It's a very rare occurrence but it happens. Once in a blue moon I leave my surfboard behind and head for the mountains. A few moments of separation anxiety occur, but time apart is good for the soul. And what better cause for inland dwelling than the one and only Machu Picchu?
To be honest I wouldn't have gone but my friend is visiting from Brazil. Sometimes I need a third party to shake me out of my comfort zone and try something different. We arrived by domestic flight to Cusco. I was cold. I live exclusively in my flip-flops but it was clear that wasn't going to cut it anymore. The rain was pouring down soaking my freezing toes, and I had to buy a $1 blue poncho off a lady in the street. One mini van ride and a seriously overpriced but stunning train ride later we made it to our destination - the small town nestled in the mountains bellow Machu Picchu.
A strange mix pot of nationalities, the town is a tourist mecca attracting people from all over the world. It's a buzzing little place with so many different restaurants, hotels and some really nice hot springs. We spent the chilly evenings drinking red wine and playing Jenga. The first night I felt the altitude. I thought I was tired, had the flue or something - my head was pounding. Local remedies are always the best answer, after a few cups of coca tea I was feeling a lot better.
The bus left for the ruins at 5:30 in the morning. A huge line of tourists huddled together in the cold waiting. While the history and structure of the ancient Inca ruins are incredible, it was the view that got me. I can't even explain it. It's like this little hole in the mountains, a platform nestled in a truly overwhelming mountain range with giant peaks towering in every direction.
We made the extra hike up to Huayna Picchu (also known as Wayna Picchu), a 8,920 ft peak overlooking the main ruins. There were so many stairs. I'm used to mountain hikes with a few steep parts separated by some flats but this was ALL stairs. Just climbing up and up and up with your legs on fire and the thin cold mountain air in your lungs. We stopped at the top then continued down the other side on a small trail leading to the Temple of the Moon. Half way down my legs were like noodles. With every step they were shaking, threatening to give out beneath me. Then on the way back up it started to rain. I double plastic bagged my camera gear and tried to hide under my $1 blue street poncho. But it was beautiful. The rain and the clouds, the cold and the never ending stairs, the big mountains staring down at me.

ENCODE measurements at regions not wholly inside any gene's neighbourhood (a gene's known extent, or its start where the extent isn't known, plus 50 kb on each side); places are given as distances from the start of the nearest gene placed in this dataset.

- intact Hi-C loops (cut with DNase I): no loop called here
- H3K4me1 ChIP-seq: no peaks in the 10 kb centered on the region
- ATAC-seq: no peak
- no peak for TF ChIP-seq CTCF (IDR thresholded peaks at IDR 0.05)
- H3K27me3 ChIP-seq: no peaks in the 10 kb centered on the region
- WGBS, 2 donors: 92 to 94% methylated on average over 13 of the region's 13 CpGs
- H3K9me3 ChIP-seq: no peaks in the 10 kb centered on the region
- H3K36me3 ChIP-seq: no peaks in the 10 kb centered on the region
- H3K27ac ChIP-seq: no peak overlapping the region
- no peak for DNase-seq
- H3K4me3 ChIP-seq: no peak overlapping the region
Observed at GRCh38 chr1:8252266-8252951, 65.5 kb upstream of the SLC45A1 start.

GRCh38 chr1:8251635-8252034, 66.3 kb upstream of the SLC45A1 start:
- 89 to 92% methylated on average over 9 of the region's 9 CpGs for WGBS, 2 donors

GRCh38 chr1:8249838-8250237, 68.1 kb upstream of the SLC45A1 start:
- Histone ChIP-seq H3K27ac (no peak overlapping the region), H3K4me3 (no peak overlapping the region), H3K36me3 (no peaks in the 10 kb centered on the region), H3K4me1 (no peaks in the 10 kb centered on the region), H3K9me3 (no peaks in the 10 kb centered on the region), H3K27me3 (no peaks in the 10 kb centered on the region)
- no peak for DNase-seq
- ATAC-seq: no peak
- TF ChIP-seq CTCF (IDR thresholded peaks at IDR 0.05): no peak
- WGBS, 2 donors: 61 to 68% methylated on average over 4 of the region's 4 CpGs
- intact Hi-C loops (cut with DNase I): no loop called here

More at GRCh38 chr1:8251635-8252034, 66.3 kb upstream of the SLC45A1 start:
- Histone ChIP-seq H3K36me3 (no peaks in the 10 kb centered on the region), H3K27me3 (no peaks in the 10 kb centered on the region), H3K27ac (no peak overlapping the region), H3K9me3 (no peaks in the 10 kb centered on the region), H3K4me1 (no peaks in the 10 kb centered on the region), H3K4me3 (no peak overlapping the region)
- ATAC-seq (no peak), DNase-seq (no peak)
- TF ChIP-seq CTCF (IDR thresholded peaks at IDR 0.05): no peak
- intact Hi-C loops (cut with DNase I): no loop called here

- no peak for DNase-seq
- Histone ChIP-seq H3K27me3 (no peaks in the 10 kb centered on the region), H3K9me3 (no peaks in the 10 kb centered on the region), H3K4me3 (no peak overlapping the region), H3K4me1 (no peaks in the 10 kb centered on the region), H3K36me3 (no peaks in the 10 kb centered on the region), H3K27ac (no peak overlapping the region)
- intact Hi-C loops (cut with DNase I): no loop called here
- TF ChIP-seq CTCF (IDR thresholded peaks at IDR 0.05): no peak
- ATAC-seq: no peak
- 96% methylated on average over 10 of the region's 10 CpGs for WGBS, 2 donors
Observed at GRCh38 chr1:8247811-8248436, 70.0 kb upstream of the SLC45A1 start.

Coming back to Lima our flight was delayed by 5 hours. The airport isn't heated and the toilet in the waiting lounge was broken. My tennis shoes were completely soaked so I resorted to a serious fashion faux pas , I wore big wooly socks with my flip-flops. Now I'm reunited once again with mother ocean but a strange thing has happened - I'm dreaming of the mountains.
|5:30am bus lines|
|I ate one of these for dinner. I'm sorry, but it tasted pretty good.|
|Blue poncho high fashion|
|James checking out the view|
|Stairs, so many stairs!|
|Local kids. Always good for a laugh.|